|Saunders, D - FRITO-LAY,INC, PLANO, TX|
Submitted to: Meeting Abstract
Publication Type: Abstract Only
Publication Acceptance Date: January 30, 2001
Publication Date: N/A
Interpretive Summary: No interpretive summary required. Abstract for presentation: Eighth Annual Meeting of the Center for Food Safety, College of Agriculture and Environmental Sciences, University of Georgia, Renaissance Concourse Hotel, One Hartsfield Centre Parkway, Atlanta, GA, March 6-7, 2001.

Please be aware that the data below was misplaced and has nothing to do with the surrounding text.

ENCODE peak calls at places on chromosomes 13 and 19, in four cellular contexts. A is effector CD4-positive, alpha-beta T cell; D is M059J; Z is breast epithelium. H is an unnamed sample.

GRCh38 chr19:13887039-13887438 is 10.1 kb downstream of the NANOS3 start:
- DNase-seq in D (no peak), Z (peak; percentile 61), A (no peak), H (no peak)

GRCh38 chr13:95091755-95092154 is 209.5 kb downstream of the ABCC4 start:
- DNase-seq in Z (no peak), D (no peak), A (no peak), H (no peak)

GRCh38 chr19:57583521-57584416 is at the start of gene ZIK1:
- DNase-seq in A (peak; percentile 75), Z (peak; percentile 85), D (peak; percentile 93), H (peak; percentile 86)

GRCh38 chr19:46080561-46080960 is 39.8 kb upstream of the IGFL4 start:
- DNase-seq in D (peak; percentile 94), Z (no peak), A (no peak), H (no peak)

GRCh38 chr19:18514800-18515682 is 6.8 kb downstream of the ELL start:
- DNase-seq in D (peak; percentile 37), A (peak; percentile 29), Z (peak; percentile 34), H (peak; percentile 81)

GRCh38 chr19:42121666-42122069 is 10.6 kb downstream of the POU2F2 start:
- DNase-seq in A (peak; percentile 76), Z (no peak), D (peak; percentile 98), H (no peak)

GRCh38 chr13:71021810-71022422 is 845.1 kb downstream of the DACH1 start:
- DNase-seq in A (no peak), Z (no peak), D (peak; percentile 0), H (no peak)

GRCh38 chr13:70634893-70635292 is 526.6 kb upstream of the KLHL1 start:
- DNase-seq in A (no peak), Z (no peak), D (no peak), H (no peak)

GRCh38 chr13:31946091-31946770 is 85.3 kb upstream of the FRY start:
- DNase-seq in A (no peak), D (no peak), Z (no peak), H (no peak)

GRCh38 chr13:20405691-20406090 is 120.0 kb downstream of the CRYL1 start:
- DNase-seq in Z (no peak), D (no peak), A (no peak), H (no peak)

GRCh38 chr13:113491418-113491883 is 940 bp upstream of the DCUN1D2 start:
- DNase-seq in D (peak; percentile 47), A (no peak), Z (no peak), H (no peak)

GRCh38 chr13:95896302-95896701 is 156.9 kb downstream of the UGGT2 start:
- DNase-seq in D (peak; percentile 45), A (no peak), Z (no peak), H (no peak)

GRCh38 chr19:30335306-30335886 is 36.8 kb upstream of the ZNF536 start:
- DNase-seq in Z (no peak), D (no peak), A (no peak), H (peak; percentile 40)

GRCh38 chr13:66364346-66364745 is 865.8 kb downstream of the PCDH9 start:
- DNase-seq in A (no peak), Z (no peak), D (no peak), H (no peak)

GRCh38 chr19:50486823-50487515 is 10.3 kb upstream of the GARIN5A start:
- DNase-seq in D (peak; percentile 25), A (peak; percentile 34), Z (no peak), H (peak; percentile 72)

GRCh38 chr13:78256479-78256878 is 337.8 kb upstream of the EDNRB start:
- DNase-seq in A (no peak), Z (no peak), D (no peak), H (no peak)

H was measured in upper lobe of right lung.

Technical Abstract: Fumonisins are mycotoxins that occur in corn and are suspected human carcinogens. It is therefore important to identify methods that reduce their concentrations in foods. We studied the fate of fumonisin B1 (FB1) during the commercial manufacture of fried tortilla chips, a process involving steps also used in household food preparation: cooking/soaking (nixtamalization to produce masa), rinsing, sheeting, baking, and frying. Significant amounts of hydrolyzed FB1 (HFB1) and partially hydrolyzed FB1 (PHFB1), and lesser amounts of FB1, were found in the cooking/soaking liquid and solid waste. FB1 concentrations in masa, the first major intermediate produce, averaged 20 to 60 percent of those in raw corn. Later steps had no further effect on fumonisin concentrations. HFB1 and PHFB1 were found in the masa and fried chips, but only at relatively low concentrations. Significant amounts of N-(carboxymethyl)-FB1 or N-(1-deoxy-D- fructos-1-yl)-FB1, compounds indicative of fumonisin-sugar adduct formation, were not found. Thus, FB1 was diverted from the corn and into waste products during the manufacture of fried tortilla chips. The critical steps for achieving reduced fumonisin concentrations in the fried chips were cooking/soaking (nixtamalization) and rinsing.